Pregnancy Discrimination

Protecting the Rights of New Parents

Welcoming a new baby into the world is usually a happy time for new parents. Yet many employers see this happy occasion as a threat to their bottom line and, in turn, create a hostile workplace for parents-to-be. Pregnancy Discrimination stems from a false belief that a pregnant employee will either be less competent and dedicated now, or after the birth of their child. The experienced employment attorneys at Miller Wilmers APC understand the harsh environment some managers create for pregnant employees and the concerning reasons for such behavior. 

However, new moms are protected under the Pregnancy Discrimination Act of 1978 (PDA), an amendment to Title VII of the Civil Rights Act of 1964, which clarifies that discrimination based on pregnancy is a form of sex discrimination. Under Title VII, employers are prohibited from treating pregnant women differently from other sick, injured, or disabled employees.

Our pregnancy discrimination attorneys at Miller Wilmers APC in Southern California can help you understand your rights under Title VII to protect the well-being of your new family.

Pregnancy discrimination can include any of the following actions by an employer:

  • Refusing to hire a pregnant applicant
  • Firing or demoting a pregnant employee
  • Denying the same or similar job to a pregnant employee when she returns from a pregnancy-related leave
  • Refusing to accommodate a pregnant employee if she is unable to perform certain aspects of her job, such as heavy lifting or working with toxic chemicals
  • Failing to grant a male employee health insurance coverage for his wife's pregnancy-related conditions if a female employee's husband has comprehensive health insurance through the same company plan

As a new parent, you also have the right to 12 weeks of unpaid leave to take care of your child if your company has 50 or more employees and you have been working for the organization for at least a year. The Family and Medical Leave Act (FMLA), enacted in 1993, guarantees that your health benefits remain while you are bonding with your newborn and that your job is secure until you return to work.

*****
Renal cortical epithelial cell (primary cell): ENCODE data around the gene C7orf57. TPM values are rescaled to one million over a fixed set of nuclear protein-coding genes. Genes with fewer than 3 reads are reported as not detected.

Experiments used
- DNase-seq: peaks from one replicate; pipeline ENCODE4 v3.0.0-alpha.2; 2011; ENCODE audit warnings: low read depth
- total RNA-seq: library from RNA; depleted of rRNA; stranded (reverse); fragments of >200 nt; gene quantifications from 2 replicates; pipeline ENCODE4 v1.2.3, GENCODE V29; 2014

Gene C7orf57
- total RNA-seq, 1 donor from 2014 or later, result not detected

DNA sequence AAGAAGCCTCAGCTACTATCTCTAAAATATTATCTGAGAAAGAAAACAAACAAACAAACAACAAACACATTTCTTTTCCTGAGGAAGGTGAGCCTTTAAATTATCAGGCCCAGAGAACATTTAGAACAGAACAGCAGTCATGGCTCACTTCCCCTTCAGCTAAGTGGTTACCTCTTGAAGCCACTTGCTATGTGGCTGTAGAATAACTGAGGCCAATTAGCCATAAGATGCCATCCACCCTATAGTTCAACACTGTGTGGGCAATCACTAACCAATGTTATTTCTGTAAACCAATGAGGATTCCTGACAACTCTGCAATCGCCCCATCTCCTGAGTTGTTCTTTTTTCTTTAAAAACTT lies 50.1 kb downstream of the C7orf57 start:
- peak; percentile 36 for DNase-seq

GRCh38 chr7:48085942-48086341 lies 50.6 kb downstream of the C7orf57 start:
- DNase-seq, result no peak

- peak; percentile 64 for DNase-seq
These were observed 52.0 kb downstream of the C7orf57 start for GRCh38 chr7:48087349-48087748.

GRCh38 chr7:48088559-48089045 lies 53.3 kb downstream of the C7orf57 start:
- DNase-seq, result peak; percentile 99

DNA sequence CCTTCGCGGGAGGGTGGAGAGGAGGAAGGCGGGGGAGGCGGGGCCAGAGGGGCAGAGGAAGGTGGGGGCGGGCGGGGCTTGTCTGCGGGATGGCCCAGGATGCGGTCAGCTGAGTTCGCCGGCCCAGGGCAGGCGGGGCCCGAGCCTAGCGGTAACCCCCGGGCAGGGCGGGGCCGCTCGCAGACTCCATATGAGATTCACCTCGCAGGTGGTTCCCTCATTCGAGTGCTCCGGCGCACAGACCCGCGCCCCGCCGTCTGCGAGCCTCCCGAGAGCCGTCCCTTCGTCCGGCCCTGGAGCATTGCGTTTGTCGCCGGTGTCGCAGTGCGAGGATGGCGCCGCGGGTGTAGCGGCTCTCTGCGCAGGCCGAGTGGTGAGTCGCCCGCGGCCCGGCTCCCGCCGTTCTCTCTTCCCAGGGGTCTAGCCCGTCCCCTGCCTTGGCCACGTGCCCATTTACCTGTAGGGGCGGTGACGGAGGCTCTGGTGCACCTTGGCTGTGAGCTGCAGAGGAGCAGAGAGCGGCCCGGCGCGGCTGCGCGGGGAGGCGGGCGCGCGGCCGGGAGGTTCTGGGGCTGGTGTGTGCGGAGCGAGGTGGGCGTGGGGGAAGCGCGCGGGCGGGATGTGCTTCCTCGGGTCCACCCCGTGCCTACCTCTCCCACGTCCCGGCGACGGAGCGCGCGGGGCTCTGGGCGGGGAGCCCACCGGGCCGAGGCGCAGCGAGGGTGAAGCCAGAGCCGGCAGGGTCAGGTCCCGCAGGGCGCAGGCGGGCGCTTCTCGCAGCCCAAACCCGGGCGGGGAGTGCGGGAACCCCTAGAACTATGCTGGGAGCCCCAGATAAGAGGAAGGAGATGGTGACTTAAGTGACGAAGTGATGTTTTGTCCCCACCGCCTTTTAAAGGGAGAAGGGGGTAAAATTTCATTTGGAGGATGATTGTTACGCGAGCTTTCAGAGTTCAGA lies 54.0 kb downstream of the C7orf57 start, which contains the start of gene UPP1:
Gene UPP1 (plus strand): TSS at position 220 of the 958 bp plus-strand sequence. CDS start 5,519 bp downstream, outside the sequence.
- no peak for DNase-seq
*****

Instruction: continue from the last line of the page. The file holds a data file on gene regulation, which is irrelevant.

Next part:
California has a strong public policy of “ensur[ing] that pregnant women do not lose their jobs.” California Federal S. & L. Assn. v. Guerra (1987) 479 U.S. 272, 289-290. The Fair Employment and Housing Act (“FEHA”) specifically prohibits an employer from discharging a pregnant employee or discriminating against her in compensation or in terms, conditions, or privileges of employment.  See Cal. Govt. Code §§ 12926, 12940, and 12945.

Furthermore, under Government Code section 12945, an employer must provide reasonable accommodation, including medical leave, to a woman disabled by her pregnancy. The duty to accommodate is an affirmative duty and arises even where the employee has not requested any accommodation.  Prillman v. United Airlines, Inc. (1997) 53 Cal.App.4th 935, 949-950. 


The answer to this question depends on a number of factors. Some state laws provide for maternity leave, and fortunately California is one of them. If the mother or father qualifies for leave under the Family and Medical Leave Act (FMLA), either parent may be able to take up to 12 weeks of unpaid leave to care for and bond with the new baby. Although the Americans with Disabilities Act does not cover care for another person like FMLA does, if there are impairments during pregnancy or childbirth that create substantial limitations, a new mother may also qualify for an accommodation (including leave) under the Americans with Disabilities Act (ADA). In California, employees are offered additional leave under the California Family Rights Act so that they can bond with their newborn, adopted child, or care for a child with a serious medical condition.